140

How in node to split string by newline ('\n') ? I have simple string like var a = "test.js\nagain.js" and I need to get ["test.js", "again.js"]. I tried

a.split("\n");
a.split("\\n");
a.split("\r\n");
a.split("\r");

but none of above doesn't work.

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  • possible duplicate of JavaScript string newline character? – Mene Feb 20 '14 at 0:28
  • 7
    split() doesn't modify the original string. – thgaskell Feb 20 '14 at 2:19
  • This looks like a pure JavaScript question, not requiring a node.js tag. – Wyck Jan 29 at 15:36
  • @Wyck, it's useful to know that Node is the intended runtime, because the newline character in a string is often platform-dependent. In Node.js, it's very common to operate on file texts with newline characters, and it's important to know the platform. In a browser context, this this less of an issue. But I would suggest the OP change the question to specify the target environment, or else ask for solutions that work generically on all major platforms. – Austin Davis Sep 7 at 1:42
254

Try splitting on a regex like /\r?\n/ to be usable by both Windows and UNIX systems.

> "a\nb\r\nc".split(/\r?\n/)
[ 'a', 'b', 'c' ]
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  • 3
    What about classic Macs? ;) – AshleyF Nov 7 '15 at 0:03
  • 10
    classic Macs died along with Steve Jobs... sadness :( – ymz Jun 15 '17 at 19:23
  • 46
    to catch \n, \r and \r\n: split(/[\r\n]+/) – Julian TF Jul 26 '17 at 10:15
  • 2
    MacOSX don't use single \r anymore, that was only for old Macs. I think they have the same \n as other unixes. – jcubic Dec 10 '17 at 9:10
  • 13
    /[\r\n]+/ will filter out empty lines – Spongman Jul 7 '18 at 18:44
49

If the file is native to your system (certainly no guarantees of that), then Node can help you out:

var os = require('os');

a.split(os.EOL);

This is usually more useful for constructing output strings from Node though, for platform portability.

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  • 5
    Yeah, you generally shouldn't do this. You should parse newlines regardless of the platform. – 1j01 Nov 5 '16 at 19:27
  • I highlight that this is specifically for the case of files native to your system in the very first sentence. The answer above is appropriate for when this is unknown or mixed. – qubyte Nov 6 '16 at 10:05
  • Right. Or when it's "known" now but might change in the future. – 1j01 Nov 6 '16 at 23:24
  • only works when loading files on the platform they were created on. – Spongman Jul 7 '18 at 18:44
34

It looks like regex /\r\n|\r|\n/ handles CR, LF, and CRLF line endings, their mixed sequences, and keeps all the empty lines inbetween. Try that!

function splitLines(t) { return t.split(/\r\n|\r|\n/); }

// single newlines
splitLines("AAA\rBBB\nCCC\r\nDDD");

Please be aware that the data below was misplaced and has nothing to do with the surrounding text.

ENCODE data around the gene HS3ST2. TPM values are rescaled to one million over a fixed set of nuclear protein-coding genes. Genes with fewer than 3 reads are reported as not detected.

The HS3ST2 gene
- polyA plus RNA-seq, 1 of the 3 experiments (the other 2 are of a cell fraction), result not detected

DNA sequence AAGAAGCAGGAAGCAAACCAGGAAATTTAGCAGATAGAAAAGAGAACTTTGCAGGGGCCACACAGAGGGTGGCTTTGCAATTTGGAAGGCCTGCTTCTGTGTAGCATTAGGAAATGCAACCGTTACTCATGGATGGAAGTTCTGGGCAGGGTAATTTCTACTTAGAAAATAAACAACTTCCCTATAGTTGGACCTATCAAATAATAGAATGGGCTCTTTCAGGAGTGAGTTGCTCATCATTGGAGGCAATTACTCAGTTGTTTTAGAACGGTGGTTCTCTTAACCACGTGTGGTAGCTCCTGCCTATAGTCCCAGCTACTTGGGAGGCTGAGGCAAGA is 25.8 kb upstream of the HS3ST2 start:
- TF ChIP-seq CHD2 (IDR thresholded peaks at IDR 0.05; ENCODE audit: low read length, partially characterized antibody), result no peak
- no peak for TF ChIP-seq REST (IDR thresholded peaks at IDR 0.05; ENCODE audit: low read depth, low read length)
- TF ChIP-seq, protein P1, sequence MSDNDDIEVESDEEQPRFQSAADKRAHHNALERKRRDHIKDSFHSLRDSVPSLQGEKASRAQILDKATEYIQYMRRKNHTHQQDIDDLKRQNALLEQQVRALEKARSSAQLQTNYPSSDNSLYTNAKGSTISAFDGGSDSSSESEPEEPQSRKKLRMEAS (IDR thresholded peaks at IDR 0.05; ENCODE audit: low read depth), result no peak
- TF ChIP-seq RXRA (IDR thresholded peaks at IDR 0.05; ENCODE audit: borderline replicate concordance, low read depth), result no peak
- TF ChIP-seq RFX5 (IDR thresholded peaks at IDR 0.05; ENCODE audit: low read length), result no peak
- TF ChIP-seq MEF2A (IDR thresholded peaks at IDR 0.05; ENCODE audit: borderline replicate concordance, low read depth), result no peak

// double newlines
splitLines("EEE\r\rFFF\n\nGGG\r\n\r\nHHH");
// mixed sequences
splitLines("III\n\r\nJJJ\r\r\nKKK\r\n\nLLL\r\n\rMMM");

You should get these arrays as a result:

[ "AAA", "BBB", "CCC", "DDD" ]
[ "EEE", "", "FFF", "", "GGG", "", "HHH" ]
[ "III", "", "JJJ", "", "KKK", "", "LLL", "", "MMM" ]

You can also teach that regex to recognize other legit Unicode line terminators by adding |\xHH or |\uHHHH parts, where H's are hexadecimal digits of the additional terminator character codepoint (as seen in Wikipedia article as U+HHHH).

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31
a = a.split("\n");

Note that splitting returns the new array, rather than just assigning it to the original string. You need to explicitly store it in a variable.

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17

A solution that works with all possible line endings including mixed ones and keeping empty lines as well can be achieved using two replaces and one split as follows

text.replace(/\r\n/g, "\r").replace(/\n/g, "\r").split(/\r/);

some code to test it

  var CR = "\x0D";  //   \r
  var LF = "\x0A";  //   \n

  var mixedfile = "00" + CR + LF +            // 1 x win
                  "01" + LF +                 // 1 x linux
                  "02" + CR +                 // 1 x old mac
                  "03" + CR + CR +            // 2 x old mac
                  "05" + LF + LF +            // 2 x linux
                  "07" + CR + LF + CR + LF +  // 2 x win
                  "09";

  function showarr (desc, arr)
  {
     console.log ("// ----- " + desc);
     for (var ii in arr)
        console.log (ii + ") [" + arr[ii] +  "] (len = " + arr[ii].length + ")");
  }

  showarr ("using 2 replace + 1 split", 
           mixedfile.replace(/\r\n/g, "\r").replace(/\n/g, "\r").split(/\r/));

and the output

  // ----- using 2 replace + 1 split
  0) [00] (len = 2)
  1) [01] (len = 2)
  2) [02] (len = 2)
  3) [03] (len = 2)
  4) [] (len = 0)
  5) [05] (len = 2)
  6) [] (len = 0)
  7) [07] (len = 2)
  8) [] (len = 0)
  9) [09] (len = 2)
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  • 1
    Actually the solution given by blakkwater: text.split(/\r\n|\n|\r/); do the same and it is shorter and faster – Alejadro Xalabarder Jan 11 '19 at 16:23
8

The first one should work:

> "a\nb".split("\n");
[ 'a', 'b' ]
> var a = "test.js\nagain.js"
undefined
> a.split("\n");
[ 'test.js', 'again.js' ]
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4

I made an eol module for working with line endings in node or browsers. It has a split method like

var lines = eol.split(text)
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